Thursday, August 23, 2012

The Real Cost of Living

What began as a cost of living comparison ended in something of an epiphany.

I'd recently had a job offer, interesting and permanent work that would engage a larger portion of my skill set - in all respects, the kind of job that I seemed fated to take.
In considering my options, weighing the pros and cons of either choice, I determined that the cost of living increase was large, to say the least: 150% of the where I live now, with a near doubling of the property prices. It was a good offer, on the high end of the original range they quoted me, and it was certainly possible to live comfortably enough on that salary. But considering such cost-of-living increases, it was actually equivalent to less than I make now (yes, where I live currently is just that cheap!). Surely, however, such a job would be worth taking the financial hit? Even if it meant I would have to go back to living solo for the foreseeable future?
But then we went home, got on our bikes in the beautiful evening air and rode the two miles to our favorite local restaurant. The one with the buffalo and elk and ostrich burgers, the best hot wing sauce in existence, and the local beer on tap. The one where we're two of the regulars. It turned out that night was open mic night, and we stayed for several hours listening to amateurs sing and play guitar (I say amateurs, but they were quite good and we ended up giving them $10 in the tip jar). After dinner and a few drinks, we rode home, the air chilly along the lake, fog rolling across the path in places.

And I realized then that this was the kind of place I wanted to put down roots, and that, for better or worse, I already had.

It wasn't the monetary value of the cost of living that I discovered, but the true - call it spiritual or whatever you will - value of the place. All the while I seek happiness, I will not find it. You cannot seek it. You must seek something more meaningful, and happiness will find you. Like the fortune cookie said, "not having a goal is more to be feared than not reaching one." I have - had - no goal other than happiness, and certainly I will not achieve it.
What is more important to me? Doing something other than what I'm doing, or having my fiancĂ© to read to in the evenings and the cats curled up on my bed every morning? Having the most amazing job ever, or having a garden full of tomatoes and friends to share them with? So my current work frustrates me, as does the funding situation surrounding it, but my life's meaning is not to be found in only my job. Surely I can find something here that will satisfy me, something that will provide at least the cost-of-living equivalent to the job offer I have before me. It could be managing the Books-A-Million, who knows? But here, despite the bugs and the heat, there is the house and the garden and the greenways, there is hill and river, there is bluegrass and osprey and the relatively surprising wonders of nearby Knoxville.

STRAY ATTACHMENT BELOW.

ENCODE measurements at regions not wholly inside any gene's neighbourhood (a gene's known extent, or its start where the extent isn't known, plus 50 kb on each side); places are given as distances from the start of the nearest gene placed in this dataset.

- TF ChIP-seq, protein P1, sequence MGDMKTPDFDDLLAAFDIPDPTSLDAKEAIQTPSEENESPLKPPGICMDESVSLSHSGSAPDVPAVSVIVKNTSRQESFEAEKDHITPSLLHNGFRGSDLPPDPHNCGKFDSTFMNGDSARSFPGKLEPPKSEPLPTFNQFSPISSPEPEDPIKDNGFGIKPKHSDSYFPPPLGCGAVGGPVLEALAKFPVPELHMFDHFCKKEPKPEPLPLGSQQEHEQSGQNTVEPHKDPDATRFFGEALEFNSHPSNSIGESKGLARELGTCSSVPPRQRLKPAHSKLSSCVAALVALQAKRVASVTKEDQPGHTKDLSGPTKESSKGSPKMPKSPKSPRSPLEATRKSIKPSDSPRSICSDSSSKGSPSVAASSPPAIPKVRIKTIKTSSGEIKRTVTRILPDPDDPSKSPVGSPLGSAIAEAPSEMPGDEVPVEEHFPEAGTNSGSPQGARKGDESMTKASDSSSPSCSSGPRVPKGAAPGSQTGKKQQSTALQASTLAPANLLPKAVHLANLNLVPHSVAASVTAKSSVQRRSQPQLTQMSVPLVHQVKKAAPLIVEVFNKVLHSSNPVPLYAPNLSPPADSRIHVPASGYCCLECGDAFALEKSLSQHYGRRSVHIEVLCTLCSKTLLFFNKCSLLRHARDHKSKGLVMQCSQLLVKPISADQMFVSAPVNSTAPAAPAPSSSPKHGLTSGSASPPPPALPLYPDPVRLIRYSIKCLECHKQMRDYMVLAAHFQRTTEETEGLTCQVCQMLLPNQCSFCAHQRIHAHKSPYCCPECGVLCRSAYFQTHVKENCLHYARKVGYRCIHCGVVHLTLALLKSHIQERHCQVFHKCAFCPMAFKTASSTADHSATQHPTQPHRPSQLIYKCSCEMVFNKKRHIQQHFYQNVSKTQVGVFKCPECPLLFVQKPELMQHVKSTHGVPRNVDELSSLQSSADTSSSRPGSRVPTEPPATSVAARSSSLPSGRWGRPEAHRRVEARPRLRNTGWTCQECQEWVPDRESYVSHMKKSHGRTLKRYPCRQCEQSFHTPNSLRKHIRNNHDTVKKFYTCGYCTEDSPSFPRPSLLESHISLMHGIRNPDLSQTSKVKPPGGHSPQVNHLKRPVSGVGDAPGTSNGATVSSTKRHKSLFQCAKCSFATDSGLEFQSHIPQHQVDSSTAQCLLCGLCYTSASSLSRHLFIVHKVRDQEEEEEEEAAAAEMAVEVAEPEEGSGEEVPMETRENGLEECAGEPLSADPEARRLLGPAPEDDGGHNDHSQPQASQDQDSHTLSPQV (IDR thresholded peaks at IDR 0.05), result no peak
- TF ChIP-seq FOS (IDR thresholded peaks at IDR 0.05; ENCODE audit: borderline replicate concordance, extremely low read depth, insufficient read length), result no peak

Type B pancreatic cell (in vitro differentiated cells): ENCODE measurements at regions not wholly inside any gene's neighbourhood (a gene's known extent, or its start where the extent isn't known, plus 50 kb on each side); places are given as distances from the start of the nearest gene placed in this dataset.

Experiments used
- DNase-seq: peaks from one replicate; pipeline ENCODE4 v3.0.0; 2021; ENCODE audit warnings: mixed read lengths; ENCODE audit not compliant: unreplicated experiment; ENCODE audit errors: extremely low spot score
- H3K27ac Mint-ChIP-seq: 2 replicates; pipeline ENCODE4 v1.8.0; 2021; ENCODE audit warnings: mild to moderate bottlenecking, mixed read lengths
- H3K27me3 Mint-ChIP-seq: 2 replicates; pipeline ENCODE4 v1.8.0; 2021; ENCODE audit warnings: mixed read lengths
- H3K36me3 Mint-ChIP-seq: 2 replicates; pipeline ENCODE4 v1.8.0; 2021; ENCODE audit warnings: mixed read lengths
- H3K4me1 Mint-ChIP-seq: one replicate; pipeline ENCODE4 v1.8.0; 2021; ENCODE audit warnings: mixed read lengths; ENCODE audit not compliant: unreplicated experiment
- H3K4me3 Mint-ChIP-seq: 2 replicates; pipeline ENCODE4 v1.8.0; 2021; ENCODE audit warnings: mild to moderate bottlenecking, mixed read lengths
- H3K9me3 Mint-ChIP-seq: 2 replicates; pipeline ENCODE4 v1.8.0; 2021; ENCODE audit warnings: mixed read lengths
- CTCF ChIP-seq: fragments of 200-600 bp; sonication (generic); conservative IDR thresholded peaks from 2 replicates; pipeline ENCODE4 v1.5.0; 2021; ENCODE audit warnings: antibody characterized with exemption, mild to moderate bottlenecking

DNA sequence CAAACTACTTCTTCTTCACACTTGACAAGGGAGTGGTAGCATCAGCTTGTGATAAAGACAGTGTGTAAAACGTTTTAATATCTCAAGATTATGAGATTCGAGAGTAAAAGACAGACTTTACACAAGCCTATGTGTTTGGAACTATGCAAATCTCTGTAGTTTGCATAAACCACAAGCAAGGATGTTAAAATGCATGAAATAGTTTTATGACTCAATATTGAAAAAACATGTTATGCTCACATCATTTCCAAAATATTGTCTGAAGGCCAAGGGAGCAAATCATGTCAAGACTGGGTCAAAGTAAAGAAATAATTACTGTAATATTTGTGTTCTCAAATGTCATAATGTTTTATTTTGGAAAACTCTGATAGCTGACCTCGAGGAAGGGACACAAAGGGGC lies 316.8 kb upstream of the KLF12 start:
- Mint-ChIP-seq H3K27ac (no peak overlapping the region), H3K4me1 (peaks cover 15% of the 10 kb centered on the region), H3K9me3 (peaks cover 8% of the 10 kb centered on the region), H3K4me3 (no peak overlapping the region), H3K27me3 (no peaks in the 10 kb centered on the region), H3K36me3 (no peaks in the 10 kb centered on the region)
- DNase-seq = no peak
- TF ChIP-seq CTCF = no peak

How can I leave here? I can only see leaving for something that is without doubt better (like getting an SFI faculty job in Santa Fe... hint hint...).

Better then to stay and see what I have foolishly been overlooking all along.

Monday, August 6, 2012

Flight

Hiroshima Day. But tomorrow is, for me, the day of death from the sky.
I don't have to think about it consciously. It's there all the time, fomenting just beneath the level of which I am fully aware. I am constantly unsettled – I must force myself to eat – and even in the midst of a conversation or engaging movie I cannot break away from the fear. There is no escape.
God, and it's just a flight to Dallas. Two hours, no more.
What I wouldn't give to become actually ill; demonstrably and unequivocally sick, too sick to travel, sorry, can't go, someone else needs to give my talk. It should be telling that I would prefer a real evil to a perceived evil. I know as well as anyone (perhaps better than most people, actually, as I am a physicist) that humans are terrible at correctly perceiving probability versus consequence. I know that this fear is not legitimate, not reasonable, not logical. And yet I know that I will not sleep tonight, and that I may vomit my breakfast back up before downing another lorazepam and driving, utterly defeated, to the airport.
The thing that seems strangest to me is that the phobia has gotten worse as I have grown older. I was not scared of flying in high school. But it bothered me in college, and then in graduate school it began to be a serious hindrance. Now it is flat-out debilitating. Now, just as my life seems the least worthwhile, I am the most scared to lose it. If this trend continues... I dare not think of it.
I don't want my experience to facilitate the fear of others, though. I can think of nothing so horrible as causing others to suffer from my suffering. Just because I am educated, no one should point at me and say, "but she has a PhD in physics, and she's afraid of flying, so it must be dangerous." It's not dangerous to the extend that I am afraid. The relative magnitudes are all wrong. What I hope is that, instead, people might point at me and say "she has a PhD in physics, and she's afraid of flying, so even smart people have weaknesses." If you are afraid, you're not alone. If you suffer a mental illness, you're not alone. And it doesn't make you less of a person.
It's hard for me to think. What if I did die tomorrow? I haven't done enough. I haven't achieved enough or shared enough or loved enough. Perhaps it is my youth that cries out against death; I am not ready, and therefore am certain that no one could ever be ready. I'm not ready to consider the possibility of my own non-being.
I've checked in online. I guess I should go home and pack.